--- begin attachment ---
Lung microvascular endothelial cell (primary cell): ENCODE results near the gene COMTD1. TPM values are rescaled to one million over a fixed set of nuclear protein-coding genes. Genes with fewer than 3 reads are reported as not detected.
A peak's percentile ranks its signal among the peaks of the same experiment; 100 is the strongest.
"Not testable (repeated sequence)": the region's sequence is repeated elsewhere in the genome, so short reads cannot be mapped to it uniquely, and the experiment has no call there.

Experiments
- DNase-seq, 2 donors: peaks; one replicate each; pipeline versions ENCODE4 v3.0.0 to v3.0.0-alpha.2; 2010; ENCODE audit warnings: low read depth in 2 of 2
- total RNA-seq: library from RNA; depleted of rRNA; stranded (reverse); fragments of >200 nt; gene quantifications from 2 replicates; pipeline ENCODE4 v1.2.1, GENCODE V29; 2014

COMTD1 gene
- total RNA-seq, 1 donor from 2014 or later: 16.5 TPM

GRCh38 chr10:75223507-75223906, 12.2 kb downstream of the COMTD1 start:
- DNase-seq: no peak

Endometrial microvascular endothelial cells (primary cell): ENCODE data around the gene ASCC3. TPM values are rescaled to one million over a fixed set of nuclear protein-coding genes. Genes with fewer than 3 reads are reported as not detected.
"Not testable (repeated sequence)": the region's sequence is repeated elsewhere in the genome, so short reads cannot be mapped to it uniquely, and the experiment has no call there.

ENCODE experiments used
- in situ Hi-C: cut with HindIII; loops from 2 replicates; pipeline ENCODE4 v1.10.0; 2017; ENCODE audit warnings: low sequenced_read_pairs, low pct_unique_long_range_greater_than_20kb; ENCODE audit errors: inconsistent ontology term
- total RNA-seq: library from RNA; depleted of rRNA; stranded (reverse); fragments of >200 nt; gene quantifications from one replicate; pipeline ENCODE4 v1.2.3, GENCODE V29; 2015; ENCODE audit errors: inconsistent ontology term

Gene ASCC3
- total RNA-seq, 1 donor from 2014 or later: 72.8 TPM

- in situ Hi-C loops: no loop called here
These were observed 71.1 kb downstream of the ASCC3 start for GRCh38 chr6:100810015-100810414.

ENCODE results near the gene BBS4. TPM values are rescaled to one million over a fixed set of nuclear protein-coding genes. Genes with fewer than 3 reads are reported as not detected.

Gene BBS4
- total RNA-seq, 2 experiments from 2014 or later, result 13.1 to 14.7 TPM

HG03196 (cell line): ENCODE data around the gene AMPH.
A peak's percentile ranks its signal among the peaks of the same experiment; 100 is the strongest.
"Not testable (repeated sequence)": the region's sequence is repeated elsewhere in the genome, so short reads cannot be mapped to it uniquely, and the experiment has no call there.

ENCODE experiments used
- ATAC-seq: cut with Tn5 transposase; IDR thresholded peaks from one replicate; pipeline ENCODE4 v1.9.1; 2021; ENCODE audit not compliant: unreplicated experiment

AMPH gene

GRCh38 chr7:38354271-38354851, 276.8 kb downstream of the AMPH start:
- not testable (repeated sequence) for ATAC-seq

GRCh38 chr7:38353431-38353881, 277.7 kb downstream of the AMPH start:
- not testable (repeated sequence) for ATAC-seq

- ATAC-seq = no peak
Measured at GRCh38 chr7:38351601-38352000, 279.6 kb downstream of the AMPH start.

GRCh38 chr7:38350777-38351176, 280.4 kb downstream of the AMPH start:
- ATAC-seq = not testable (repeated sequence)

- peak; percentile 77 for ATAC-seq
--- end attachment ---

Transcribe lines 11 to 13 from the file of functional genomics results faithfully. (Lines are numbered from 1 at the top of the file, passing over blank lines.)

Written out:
Endometrial microvascular endothelial cells (primary cell): ENCODE data around the gene ASCC3. TPM values are rescaled to one million over a fixed set of nuclear protein-coding genes. Genes with fewer than 3 reads are reported as not detected.
"Not testable (repeated sequence)": the region's sequence is repeated elsewhere in the genome, so short reads cannot be mapped to it uniquely, and the experiment has no call there.

ENCODE experiments used